Tuesday, January 5, 2016

Call for Papers: The Force of Law in World Society (Reminder)

The Centre for the Politics of Transnational Law has issued a call for papers for the panel section "The Force of Law in World Society" at the 10th Pan-European Conference in International Relations, to be held September 7-10, 2016, in Izmir. The deadline is January 8, 2016. Here's the call:

Call for Proposals

10th Pan-European Conference on International Relations, Izmir, Turkey, 7-10 September 2016

Section S44: The Force of Law in World Society

Section Chairs: Tanja E. Aalberts (CePTL/VU) & Nikolas M. Rajkovic (Tilburg Law School) 

Section description

A long-standing presumption of international theory has been that international law is both a symptom and cause of an evolving society of states. Yet, transformations since 1945 suggest perhaps a more radical evolution: where the increasingly transnational configuration of persons, goods, crime and wealth now strains the competences of the traditional inter-state form of legal organization. These empirical shifts are further enhanced by a normative turn beyond a sole focus on sovereignty as a fundamental norm of international society, towards more cosmopolitan values of human rights and world society, advocated by a plurality of actors. Together this suggests that the formalism of international law, as a state-centric normative framework, no longer constitutes the world of international legality but rather represents a world of cooperation in a universe of heterogeneous juridical practices. Accordingly, international law now interacts with, rather than controls, other juridical practices and projects that are engaged in legal ordering with often competing purposes. As a result, increasingly novel forms of socio-legal organization are disrupting political and legal categories that used to form the basis of modern international order. These categories traditionally separate domestic from international affairs, public from private issues, and law from politics. This trend speaks to a broader issue of the changing meaning of boundaries in this latest era of globalization.

Closer scrutiny suggests new patterns of socio-legal organization are realigning legal ordering considerably beyond what the inter-state model has long insisted was global legal reality. With other values, norms, actors, practices, scales, geographies, and technologies involved in the contemporary international ordering the question arises: what is the status and force of law in world society and how does it operate? This section will explore how formal and informal legal practices are mutating the normative horizons and structures of global legal rule beyond (or in interaction with) the inter-state model. This runs from debates about the legal justifications of military humanitarian intervention, to Guantanamo Bay as a distinct juridical space, to the increasing “private” power Foreign Investment and Trade Treaties vis-a-vis public law, to the seeming jurisdictional immunity of “global value chains”, to whether rights should be re-conceptualized as governmental technologies, and to whether and how disciplinary characterizations should now shift from referencing international order to more accurately global or transnational legal order. Moreover, technological innovations notwithstanding, this section wonders to what extent this is a late twentieth century phenomenon, or how we can trace the roots of a heterogeneous global legal order in the nineteenth century expansion of international society or even the Age of Discovery.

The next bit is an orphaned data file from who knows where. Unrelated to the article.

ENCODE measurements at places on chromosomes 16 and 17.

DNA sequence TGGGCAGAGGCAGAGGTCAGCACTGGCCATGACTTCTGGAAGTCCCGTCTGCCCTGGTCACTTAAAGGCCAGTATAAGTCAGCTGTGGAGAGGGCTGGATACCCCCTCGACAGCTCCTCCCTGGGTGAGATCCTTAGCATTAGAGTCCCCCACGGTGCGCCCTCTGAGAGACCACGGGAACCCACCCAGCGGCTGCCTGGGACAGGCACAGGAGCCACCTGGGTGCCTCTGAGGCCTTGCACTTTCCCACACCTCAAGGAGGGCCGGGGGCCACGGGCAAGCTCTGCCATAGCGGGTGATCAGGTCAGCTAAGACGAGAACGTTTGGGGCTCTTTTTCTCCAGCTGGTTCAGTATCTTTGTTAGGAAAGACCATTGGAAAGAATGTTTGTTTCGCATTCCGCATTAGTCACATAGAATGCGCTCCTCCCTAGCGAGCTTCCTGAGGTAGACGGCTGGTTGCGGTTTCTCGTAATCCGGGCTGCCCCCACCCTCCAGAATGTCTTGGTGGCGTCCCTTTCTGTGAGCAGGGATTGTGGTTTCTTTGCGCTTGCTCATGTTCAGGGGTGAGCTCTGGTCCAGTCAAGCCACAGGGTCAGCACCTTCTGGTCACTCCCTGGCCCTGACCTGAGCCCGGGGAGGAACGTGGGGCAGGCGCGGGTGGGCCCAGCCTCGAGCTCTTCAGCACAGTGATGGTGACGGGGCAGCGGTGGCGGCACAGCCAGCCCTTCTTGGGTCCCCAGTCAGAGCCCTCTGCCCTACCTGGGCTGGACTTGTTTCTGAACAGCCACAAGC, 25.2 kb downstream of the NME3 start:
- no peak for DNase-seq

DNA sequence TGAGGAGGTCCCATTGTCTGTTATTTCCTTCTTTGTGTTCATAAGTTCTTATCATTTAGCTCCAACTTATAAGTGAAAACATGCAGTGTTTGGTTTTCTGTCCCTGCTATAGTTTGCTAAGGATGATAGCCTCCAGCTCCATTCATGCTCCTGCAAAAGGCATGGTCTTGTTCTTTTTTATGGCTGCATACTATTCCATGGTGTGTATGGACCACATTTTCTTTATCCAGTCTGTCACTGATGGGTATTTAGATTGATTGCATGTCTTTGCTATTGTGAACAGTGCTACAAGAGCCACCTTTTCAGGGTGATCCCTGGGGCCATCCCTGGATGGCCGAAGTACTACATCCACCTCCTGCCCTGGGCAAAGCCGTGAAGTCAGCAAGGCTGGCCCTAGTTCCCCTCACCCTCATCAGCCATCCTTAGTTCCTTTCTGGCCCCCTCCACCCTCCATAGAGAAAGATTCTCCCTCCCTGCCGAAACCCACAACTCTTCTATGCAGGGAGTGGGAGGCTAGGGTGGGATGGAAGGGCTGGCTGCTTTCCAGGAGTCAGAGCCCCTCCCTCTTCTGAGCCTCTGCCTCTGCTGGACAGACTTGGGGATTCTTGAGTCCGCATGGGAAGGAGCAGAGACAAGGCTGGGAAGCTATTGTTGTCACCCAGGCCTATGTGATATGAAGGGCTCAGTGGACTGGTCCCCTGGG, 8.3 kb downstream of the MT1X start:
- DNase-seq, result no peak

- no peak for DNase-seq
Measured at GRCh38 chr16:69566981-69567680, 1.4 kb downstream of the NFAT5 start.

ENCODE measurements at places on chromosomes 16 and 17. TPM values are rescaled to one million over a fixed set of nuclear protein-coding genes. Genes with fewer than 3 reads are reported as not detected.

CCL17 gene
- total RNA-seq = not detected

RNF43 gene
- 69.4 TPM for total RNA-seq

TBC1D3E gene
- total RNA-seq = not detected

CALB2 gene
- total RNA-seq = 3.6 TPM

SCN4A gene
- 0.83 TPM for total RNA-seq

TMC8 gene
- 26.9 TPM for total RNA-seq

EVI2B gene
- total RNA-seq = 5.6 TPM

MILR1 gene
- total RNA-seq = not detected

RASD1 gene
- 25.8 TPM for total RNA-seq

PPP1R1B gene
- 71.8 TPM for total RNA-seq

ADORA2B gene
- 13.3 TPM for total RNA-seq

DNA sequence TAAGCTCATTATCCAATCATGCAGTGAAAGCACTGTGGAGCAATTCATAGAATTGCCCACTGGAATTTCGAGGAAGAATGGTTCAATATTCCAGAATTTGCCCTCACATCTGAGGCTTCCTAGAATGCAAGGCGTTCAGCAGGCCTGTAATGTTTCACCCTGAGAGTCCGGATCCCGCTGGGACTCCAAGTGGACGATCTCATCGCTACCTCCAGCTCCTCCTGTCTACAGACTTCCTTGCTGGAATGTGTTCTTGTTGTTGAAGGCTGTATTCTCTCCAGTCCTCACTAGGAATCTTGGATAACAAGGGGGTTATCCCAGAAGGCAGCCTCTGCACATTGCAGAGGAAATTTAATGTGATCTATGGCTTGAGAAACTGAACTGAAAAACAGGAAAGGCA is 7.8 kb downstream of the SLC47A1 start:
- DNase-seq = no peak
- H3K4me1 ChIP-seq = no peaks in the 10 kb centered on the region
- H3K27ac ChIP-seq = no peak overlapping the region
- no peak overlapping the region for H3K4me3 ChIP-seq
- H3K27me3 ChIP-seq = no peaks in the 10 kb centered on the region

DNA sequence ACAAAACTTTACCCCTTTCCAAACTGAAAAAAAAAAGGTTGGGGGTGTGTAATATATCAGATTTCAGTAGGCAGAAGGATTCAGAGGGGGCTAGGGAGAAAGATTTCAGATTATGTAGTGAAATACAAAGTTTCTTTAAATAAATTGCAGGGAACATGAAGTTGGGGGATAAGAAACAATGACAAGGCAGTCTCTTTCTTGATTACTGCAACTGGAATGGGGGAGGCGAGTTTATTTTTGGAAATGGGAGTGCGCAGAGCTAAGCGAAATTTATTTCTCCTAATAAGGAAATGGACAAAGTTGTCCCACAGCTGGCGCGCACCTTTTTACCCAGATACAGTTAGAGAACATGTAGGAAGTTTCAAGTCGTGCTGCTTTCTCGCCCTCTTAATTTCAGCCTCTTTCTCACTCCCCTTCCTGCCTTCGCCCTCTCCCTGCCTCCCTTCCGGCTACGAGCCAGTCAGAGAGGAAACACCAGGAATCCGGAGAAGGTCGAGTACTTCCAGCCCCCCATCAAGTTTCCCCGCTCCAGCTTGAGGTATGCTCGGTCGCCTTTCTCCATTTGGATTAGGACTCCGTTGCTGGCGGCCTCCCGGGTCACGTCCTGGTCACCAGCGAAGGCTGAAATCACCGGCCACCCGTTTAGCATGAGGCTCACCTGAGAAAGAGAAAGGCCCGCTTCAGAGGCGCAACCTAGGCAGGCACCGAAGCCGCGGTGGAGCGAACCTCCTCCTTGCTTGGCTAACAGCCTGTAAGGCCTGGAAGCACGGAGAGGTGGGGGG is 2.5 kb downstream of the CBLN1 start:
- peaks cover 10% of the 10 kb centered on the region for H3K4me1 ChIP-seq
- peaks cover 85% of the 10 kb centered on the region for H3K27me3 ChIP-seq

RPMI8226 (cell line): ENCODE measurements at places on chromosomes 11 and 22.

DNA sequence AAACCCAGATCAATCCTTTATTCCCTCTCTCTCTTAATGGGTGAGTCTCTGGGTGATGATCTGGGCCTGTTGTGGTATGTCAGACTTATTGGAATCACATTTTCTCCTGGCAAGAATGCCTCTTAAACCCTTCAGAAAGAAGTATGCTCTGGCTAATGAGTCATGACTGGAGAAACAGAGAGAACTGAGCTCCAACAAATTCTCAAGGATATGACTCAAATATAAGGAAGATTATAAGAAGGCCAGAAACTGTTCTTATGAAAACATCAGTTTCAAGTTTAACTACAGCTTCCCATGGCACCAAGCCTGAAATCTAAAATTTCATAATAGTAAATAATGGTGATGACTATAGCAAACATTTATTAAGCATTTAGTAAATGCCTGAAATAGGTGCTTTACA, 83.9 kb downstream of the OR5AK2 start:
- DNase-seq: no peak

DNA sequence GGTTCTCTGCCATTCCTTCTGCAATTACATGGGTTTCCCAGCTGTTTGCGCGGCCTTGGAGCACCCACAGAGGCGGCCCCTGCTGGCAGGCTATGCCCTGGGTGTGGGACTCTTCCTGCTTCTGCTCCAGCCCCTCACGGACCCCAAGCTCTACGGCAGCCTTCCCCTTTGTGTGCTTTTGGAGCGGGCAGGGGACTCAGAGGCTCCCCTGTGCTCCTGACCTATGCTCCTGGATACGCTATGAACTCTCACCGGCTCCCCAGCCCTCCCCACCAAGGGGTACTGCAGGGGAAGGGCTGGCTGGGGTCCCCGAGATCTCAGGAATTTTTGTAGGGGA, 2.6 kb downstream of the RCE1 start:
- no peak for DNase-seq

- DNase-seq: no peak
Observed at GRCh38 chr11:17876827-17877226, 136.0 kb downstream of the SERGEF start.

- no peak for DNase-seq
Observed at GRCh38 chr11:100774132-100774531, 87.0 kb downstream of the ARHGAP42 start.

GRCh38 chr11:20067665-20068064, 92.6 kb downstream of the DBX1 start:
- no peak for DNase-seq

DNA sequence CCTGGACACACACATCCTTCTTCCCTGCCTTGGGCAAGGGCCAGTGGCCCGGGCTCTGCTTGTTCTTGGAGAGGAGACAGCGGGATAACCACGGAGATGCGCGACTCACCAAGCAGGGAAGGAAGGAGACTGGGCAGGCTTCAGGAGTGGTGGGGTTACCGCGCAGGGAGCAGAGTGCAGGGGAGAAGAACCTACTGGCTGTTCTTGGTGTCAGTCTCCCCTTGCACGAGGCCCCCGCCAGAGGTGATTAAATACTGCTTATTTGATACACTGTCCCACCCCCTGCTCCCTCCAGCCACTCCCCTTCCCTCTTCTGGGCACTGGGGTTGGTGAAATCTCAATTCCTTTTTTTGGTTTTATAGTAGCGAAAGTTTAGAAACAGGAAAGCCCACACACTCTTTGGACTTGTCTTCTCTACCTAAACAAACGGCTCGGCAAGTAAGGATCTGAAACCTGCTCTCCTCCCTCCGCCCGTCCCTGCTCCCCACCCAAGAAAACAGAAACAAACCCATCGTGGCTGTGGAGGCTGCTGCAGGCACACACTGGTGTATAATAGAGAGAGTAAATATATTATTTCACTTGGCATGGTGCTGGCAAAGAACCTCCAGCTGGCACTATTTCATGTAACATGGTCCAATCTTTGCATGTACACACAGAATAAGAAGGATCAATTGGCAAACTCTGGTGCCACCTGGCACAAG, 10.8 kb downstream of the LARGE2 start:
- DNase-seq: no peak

Against this background, this section will host panels concerned with theorizing and evaluating the force of law within world society. Approaching this theme from various angles and perspectives, the panels together aim to (i) develop new conceptualizations that articulate different modes of the force of law (ii) combine theoretical engagements with empirical analyses; and (iii) engage in a crossdisciplinary debate


The section is particularly interested in papers that discuss one of the following panel themes:

(1) The Changing Architecture of Legal Rule in World Society

(2) Lex Imperialism: Regimes as Informal World Empires

(3) The Historical Sociology of the Global Legal Order

(4) Law, Technology and the New Global Security Law

(5) The ICC and the Criminalization of World Society

(6) Saving the soul of Human Rights

We invite you to submit a paper abstract for one of these themes. Please indicate for which theme you submit your abstract by including the number in the proposal title (e.g. “paper title” [P1]). We also welcome full panel proposals that speak to the overall theme of the section.

The 5 panels for this section will be selected on the basis of the most interesting proposals that together make the most challenging and coherent panels.

Deadline for submission of abstracts (max. 200 words): 08 January 2016

For submission please register here

For more information visit here

For any questions regarding this section please contact the section chairs at t.e.aalberts@vu or N.M.Rajkovic@uvt.nl

Please note that only abstracts that are submitted via the online submission system Conftool can be considered for inclusion in the conference programme.